Harry and Lauren 1Obviously, with the coronavirus crisis and the closure of the school, some of our interviews may not seem quite as relevant now as they were when they were written.  However, we know that things will get back to normal eventually and the issues and interest shown by our supporters show will not change, so we hope you are happy that we continue to publish these personal stories that illustrate the many different and varied ways in which people engage with and support Educate the Kids.

Harry Hughes is a PE teacher in Dubai. How, I hear you ask, does a PE teacher in the Middle East get involved with a children’s charity in Kenya?  Well, it’s quite simple really…

“My partner is Lauren, Yvonne’s daughter (Yvonne, for those who don’t know, is the daughter of Maureen, the founder of Educate the Kids) and so I naturally came to learn about the charity and the work it does. When we first got together, she took me to Kenya and and I fell in love with the place.   She has obviously been going since she was a little girl so she knew the ropes and helped me fit in.

“We moved to Dubai about three years ago. I used to work in a challenging area in London, teaching kids from broken homes and with difficult family situations.  I miss that work, but it was perhaps a preparation for understanding a few of the problems that some of the Kenyan kids have and also knowing how teachers can help them.

“Everyone who volunteers to help Educate the Kids brings their own particular skills and experience. Given my background, I tend to lead on professional development with the school’s teachers and also, naturally, get involved with PE for the children.  When I’m there, I usually also teach a couple of lessons of PE.  

“The best way to approach PE in Kenya is to keep it as simple as possible. It’s about getting people moving and enjoying themselves.  We also teach them about how the body works.  It’s about having fun, re-engaging their bodies and brains. They are naturally athletic, more so than UK kids.  It’s partly their lifestyle – many walk a couple of miles to get to school – and also their natural athleticism.  Kenya, as I’m sure you know, has a reputation for producing high quality athletes.  

“They also love football and will play with anything – bottle caps, rubber bands or whatever they can find if they haven’t got a ball.  They are so creative with their play, again in a way that I think we’ve lost touch with in our country where so many children have smartphones, etc. For example, I remember we were walking through the village and I turned to Kombe (one of the ETK staff) and said, ‘there is nothing for them to do’ and he just said, ‘wait and see.’  Round the next corner there was this kid getting dragged along in an old luggage bag by his friends: they were having a whale of a time.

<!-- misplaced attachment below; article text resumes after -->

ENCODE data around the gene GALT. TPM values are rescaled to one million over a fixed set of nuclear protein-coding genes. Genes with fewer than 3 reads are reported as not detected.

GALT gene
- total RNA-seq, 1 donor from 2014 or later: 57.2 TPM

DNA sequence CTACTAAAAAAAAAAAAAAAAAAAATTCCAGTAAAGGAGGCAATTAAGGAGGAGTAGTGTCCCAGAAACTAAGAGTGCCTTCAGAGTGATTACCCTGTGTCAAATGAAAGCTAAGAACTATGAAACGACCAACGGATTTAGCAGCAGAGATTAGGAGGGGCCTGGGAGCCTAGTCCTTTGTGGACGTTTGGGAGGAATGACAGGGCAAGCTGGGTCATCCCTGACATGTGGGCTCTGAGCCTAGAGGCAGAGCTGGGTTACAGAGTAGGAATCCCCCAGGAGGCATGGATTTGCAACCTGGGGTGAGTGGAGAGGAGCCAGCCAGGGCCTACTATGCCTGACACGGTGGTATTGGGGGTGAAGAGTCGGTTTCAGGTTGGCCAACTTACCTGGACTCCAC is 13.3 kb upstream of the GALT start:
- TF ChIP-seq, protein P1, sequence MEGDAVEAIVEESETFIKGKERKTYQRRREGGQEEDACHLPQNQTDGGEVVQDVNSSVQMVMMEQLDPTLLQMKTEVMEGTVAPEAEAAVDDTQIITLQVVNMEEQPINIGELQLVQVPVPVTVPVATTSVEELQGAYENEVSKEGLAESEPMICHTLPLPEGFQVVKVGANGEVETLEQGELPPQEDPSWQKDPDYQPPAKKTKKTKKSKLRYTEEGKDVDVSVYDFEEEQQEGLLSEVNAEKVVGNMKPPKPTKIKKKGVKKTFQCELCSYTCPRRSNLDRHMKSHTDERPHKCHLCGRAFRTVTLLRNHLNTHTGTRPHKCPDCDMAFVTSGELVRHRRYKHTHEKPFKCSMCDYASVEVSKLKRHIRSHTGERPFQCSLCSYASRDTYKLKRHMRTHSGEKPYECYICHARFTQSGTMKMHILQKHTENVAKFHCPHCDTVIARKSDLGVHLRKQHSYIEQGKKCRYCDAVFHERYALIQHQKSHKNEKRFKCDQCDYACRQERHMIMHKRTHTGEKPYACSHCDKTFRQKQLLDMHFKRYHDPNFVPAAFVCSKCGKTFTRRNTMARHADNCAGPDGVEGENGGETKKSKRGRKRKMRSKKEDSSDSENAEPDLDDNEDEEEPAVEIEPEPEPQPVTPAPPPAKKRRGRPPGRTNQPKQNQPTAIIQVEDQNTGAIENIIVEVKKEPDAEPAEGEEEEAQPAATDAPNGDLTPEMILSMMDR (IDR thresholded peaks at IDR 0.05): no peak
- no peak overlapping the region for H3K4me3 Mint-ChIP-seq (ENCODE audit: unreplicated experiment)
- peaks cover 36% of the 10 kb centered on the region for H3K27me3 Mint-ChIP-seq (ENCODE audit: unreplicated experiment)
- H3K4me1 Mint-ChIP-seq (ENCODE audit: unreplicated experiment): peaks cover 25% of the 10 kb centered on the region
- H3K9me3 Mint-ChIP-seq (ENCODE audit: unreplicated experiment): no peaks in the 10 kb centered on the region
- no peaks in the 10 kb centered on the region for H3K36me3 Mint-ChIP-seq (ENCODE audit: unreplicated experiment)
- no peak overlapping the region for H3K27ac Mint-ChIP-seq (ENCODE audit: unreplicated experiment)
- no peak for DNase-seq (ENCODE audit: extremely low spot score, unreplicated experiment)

“On a previous trip Lauren and I sat in on some of the lessons, alongside Edward, the head teacher, to see just how the teachers go about teaching. We gave feedback on their performance, based on professional criteria rather than just opinion.

“There are practical issues which make teaching more difficult in Kenya in general and in the school in particular. The main difficulty is the large class sizes; they are massive compared to the UK. The average class in Kenya will be about 45-50 children, compared with c. 30 or fewer in the UK.  On top of that, there is the difference in ability between some of the children.  Because the selection criteria for the school is based on (lack of) income, there is a huge ability range and the teachers do an amazing job considering.  In terms of resources, the school is, in Kenyan terms, relatively well equipped and from what I see the teachers are fantastic.  Jolaurabi is one of the best performing schools in the area and this is as a result of Educate the Kids’ investment in teachers and facilities.  Everyone at the school really appreciates what the charity has done – and continues to do – for them.  And that applies whether it’s professional advice from teachers like me, painting a wall, donating a bicycle or, and this is what underpins everything, sponsoring a child.

“For me, personally, the main thing I reflect on is how good our lives are compared to theirs. When times are tough, we should realise we have got it pretty good.  When you go out to Kenya, you see the reality of just how difficult it can be for others and everything that we do to help Educate the Kids, not matter how small, can make such a difference to people’s lives there.  Once the crisis is over, we’ll be back and striving to make even more of a difference.”

Interview by Alastair Blair